I can only imagine the effects of the desert, Dave. Some things stay with a person forever and continue to have their effects LONG afterwards.

(As an aside, easy to walk through a shopping mall with no money to spend. I do it a lot, just for the exercise. LOL.)

Kerry O'Connor said...

"I think it's fair
to say I'm lost."

These are the lines which sum up for me the effects of warfare on survivors in far too many instances. You captured the claustrophobia of phobias very astutely in this piece.
My grandmother drove trucks of troops in North Africa - I've heard of the things seen and experienced in that time.

Kass said...

Never thought of juxtaposing the city and the desert. You've described a barren feeling really well here.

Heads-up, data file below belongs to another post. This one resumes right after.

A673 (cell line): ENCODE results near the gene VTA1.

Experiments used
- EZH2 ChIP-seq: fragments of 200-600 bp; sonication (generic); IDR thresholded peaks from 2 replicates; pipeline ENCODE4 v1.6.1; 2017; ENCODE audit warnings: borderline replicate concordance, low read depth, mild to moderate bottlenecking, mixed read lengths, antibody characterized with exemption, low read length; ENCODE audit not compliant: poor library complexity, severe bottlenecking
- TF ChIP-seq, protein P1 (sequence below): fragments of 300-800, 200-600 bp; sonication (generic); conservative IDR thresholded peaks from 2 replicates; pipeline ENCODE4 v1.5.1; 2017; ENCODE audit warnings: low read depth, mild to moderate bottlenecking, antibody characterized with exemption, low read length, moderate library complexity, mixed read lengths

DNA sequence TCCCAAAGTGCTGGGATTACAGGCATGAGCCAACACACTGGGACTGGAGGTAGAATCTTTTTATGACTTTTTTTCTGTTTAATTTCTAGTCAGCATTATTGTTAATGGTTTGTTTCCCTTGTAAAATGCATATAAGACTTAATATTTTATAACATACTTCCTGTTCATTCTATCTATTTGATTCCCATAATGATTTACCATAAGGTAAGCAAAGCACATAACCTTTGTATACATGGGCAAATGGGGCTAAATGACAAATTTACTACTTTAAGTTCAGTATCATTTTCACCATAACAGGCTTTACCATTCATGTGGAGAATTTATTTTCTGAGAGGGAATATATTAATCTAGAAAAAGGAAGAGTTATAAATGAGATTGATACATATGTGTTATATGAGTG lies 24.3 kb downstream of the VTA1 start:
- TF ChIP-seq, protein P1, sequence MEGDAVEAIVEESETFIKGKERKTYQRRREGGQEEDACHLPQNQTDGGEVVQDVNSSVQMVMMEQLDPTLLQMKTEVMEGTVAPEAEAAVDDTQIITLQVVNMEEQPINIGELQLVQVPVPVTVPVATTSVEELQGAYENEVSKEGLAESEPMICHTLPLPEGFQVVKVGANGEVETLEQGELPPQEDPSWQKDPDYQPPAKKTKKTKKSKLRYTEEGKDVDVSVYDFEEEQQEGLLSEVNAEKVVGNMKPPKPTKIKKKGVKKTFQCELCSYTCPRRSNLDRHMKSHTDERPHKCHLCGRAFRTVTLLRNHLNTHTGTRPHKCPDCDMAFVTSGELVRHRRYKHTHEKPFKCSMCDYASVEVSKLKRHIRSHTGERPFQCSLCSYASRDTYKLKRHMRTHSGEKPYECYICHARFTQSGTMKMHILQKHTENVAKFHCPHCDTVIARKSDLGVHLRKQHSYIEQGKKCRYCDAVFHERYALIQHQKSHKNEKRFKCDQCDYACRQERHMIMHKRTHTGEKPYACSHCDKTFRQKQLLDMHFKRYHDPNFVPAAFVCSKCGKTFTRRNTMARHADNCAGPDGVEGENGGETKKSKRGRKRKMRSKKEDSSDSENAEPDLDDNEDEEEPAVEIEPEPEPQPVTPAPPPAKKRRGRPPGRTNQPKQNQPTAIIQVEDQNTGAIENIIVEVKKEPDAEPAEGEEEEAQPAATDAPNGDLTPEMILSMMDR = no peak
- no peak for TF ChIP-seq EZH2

Sherry Blue Sky said...

Dave, this is a very intriguing write. An interesting link between an African desert and a city - one wouldnt have connected the two, but you are right - the sameness of the vista. A visit to a stadium, mass transit and a mall would be enough to send this confirmed hermit into a nunnery! hee hee. Very well written and interesting to read. Thanks!

Abin Chakraborty said...

wealth of details vivify the impressions.nice one.

Tommaso Gervasutti said...

But maybe the city in its stifling manages to be even more desert than the desert.

Powerful final stanza in a poem that seemed to carefully prepare it.

Windsmoke. said...

I like the way you weaved two vastly different landscapes together in the last stanza which i agree both can be stifling, very clever indeed :-).